Refugees out of sight, out of mind two years on from EU-Turkey deal

A March 2018 protest outside the European Commission in Brussels against the deal. Olivier Hoslet/EPA

An agreement between the European Union and Turkey that came into force two years ago on March 20 2016, has reduced the number of migrants arriving on the shores of Greek islands and, however precariously, salvaged the integrity of the Schengen visa system.

But while the EU-Turkey Joint Action Plan was justified as a measure that would reduce deaths at sea and protect human dignity, the dramatic increase in the death rate of those crossing the Mediterranean in 2016 and deteriorating conditions for migrants in Turkey and Greece expose a reality at odds with that rhetoric.

Instead, the plan reflects the philosophy that has long informed the EU’s migration policy: containment.

The EU pursued its deal with Turkey in a state of panic following the dramatic rise in the number of people making their way across Europe after landing on the Greek islands from Turkey in summer of 2015. Happy to exploit the EU’s desperation as the Schengen system came under intense pressure, and emboldened by the divisions between EU member states and institutions, by the end of October Turkey had extracted a promise of €6 billion funding by 2018.

The deal struck between the EU and Turkey also committed to the acceleration of visa-free travel for Turkish citizens and the “re-energisation” of EU membership talks. In return, it was anticipated that Turkey would accept the return of people who reached Greece by sea, improve conditions for refugees in Turkey, and use its security forces to intercept migrants and stop boats leaving its shores. In parallel, for every person returned to Turkey, a Syrian refugee would be accepted for resettlement in the EU, while refugees in Greece and Italy would be relocated to other EU countries.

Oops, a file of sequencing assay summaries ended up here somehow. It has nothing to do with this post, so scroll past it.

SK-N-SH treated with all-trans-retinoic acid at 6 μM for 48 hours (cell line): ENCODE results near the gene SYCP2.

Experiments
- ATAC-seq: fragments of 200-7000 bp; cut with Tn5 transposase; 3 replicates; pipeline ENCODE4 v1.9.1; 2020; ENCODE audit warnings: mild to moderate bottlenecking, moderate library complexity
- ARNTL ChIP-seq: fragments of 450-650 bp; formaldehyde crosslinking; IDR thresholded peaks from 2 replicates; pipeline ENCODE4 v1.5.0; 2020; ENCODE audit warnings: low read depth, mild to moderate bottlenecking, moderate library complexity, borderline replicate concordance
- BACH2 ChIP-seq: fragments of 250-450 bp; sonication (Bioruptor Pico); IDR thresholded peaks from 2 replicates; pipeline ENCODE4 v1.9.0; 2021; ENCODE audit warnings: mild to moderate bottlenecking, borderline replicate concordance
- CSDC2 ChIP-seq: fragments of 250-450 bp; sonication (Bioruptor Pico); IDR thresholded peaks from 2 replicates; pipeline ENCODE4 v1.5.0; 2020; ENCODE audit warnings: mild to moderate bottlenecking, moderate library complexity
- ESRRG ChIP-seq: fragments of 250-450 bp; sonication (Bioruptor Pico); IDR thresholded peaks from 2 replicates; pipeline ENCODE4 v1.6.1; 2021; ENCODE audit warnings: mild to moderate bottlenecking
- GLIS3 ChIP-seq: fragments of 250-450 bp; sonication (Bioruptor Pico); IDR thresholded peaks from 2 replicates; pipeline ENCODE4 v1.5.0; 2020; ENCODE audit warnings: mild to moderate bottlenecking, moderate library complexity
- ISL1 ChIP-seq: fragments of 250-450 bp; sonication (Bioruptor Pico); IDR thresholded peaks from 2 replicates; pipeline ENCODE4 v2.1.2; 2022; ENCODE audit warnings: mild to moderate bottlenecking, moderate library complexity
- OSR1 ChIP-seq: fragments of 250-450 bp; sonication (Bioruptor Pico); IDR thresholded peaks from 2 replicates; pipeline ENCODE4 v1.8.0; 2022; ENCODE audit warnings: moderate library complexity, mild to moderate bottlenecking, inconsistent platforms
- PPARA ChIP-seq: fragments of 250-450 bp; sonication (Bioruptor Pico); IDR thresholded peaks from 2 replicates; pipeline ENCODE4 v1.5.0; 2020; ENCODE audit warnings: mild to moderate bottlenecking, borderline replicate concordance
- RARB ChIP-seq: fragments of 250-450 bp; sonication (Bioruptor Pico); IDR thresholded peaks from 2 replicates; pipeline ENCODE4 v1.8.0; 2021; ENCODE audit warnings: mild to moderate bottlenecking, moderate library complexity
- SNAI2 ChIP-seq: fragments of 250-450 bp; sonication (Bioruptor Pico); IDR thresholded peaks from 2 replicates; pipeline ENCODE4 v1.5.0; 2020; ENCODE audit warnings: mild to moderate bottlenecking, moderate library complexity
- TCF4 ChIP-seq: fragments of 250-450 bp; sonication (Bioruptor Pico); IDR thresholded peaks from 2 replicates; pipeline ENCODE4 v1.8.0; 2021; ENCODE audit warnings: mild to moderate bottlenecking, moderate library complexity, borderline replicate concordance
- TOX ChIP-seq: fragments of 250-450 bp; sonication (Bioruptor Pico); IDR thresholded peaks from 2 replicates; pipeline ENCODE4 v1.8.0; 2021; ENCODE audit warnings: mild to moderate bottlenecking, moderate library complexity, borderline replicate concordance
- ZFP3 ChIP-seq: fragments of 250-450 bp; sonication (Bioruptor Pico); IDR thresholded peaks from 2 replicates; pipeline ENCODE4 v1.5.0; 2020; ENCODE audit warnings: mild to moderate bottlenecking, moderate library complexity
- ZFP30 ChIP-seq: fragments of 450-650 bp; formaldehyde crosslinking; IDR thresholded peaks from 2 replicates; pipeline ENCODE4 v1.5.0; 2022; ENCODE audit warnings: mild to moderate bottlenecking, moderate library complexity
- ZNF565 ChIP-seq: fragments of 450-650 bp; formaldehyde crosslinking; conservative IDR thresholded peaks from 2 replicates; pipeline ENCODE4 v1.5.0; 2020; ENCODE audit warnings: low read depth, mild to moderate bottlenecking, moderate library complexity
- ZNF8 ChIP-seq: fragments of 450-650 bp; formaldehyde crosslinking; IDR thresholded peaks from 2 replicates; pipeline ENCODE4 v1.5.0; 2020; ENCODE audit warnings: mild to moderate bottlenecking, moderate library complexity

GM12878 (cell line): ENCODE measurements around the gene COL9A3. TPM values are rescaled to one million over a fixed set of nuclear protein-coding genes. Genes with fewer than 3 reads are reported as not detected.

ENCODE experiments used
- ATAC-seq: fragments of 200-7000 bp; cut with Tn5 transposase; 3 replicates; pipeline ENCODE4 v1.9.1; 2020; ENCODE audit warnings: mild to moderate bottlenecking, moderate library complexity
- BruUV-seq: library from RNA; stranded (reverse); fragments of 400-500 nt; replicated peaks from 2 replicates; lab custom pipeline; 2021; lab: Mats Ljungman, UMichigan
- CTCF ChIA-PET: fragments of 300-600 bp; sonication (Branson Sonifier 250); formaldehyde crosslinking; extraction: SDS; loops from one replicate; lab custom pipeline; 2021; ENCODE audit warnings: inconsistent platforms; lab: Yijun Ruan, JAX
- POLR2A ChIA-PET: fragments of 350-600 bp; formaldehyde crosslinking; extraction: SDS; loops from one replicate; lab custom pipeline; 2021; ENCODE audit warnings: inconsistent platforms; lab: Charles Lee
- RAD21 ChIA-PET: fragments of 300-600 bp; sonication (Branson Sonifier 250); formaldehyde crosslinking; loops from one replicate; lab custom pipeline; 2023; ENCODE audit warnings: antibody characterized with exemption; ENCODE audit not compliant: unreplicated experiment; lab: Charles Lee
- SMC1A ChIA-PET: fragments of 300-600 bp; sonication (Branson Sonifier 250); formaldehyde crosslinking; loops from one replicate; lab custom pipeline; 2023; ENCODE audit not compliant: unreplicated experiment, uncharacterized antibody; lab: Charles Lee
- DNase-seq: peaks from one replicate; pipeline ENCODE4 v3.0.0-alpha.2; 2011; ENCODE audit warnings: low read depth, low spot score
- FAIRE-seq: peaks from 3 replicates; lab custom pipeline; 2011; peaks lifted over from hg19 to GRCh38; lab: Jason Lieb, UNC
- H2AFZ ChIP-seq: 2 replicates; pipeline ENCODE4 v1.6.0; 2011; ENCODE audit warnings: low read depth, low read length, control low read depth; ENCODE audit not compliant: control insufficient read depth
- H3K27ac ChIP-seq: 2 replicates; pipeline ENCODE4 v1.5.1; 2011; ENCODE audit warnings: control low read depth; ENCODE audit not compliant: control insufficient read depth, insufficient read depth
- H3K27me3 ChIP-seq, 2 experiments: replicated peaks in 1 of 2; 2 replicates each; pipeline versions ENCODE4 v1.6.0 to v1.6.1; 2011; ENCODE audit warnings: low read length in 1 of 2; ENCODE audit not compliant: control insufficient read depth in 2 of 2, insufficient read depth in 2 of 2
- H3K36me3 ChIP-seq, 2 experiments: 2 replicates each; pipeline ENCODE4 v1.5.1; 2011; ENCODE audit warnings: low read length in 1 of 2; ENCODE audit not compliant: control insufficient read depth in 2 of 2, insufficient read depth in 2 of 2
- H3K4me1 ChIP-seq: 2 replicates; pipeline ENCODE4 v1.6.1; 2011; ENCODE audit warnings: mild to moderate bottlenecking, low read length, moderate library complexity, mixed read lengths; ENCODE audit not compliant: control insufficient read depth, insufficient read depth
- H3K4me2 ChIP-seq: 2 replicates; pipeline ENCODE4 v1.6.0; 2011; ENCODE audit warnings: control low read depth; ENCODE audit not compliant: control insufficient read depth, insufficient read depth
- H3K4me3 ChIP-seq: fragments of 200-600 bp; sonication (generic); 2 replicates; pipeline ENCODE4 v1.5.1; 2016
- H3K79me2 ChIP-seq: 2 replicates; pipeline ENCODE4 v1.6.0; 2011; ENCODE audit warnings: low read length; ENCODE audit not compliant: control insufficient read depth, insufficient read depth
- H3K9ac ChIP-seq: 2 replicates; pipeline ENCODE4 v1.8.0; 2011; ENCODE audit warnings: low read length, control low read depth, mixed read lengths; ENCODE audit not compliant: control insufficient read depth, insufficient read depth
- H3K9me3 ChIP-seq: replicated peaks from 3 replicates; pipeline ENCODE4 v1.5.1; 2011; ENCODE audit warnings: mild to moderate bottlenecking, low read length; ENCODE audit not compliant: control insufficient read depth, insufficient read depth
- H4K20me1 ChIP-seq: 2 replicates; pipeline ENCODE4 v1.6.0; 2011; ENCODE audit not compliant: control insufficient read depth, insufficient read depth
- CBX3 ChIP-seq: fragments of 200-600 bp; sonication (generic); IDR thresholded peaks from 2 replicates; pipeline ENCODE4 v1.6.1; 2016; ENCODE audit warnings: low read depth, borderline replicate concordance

A man deported from Lesvos, Greece to Turkey in April 2016. EPA

Increasingly deadly

When the deal came into force five months later on March 20, it had immediate implications for refugees hoping to seek asylum in Europe. Departures from Turkey became increasingly difficult and dangerous as Turkish coast guards and military personnel – with a history of shooting at refugees – secured its Mediterranean border. While the EU claimed that arrivals in Greece reduced by 97% in the year following the deal, the number of deaths in the Mediterranean did not, as refugees became more dependent on people smugglers and were driven to take far more dangerous routes to Europe from North Africa.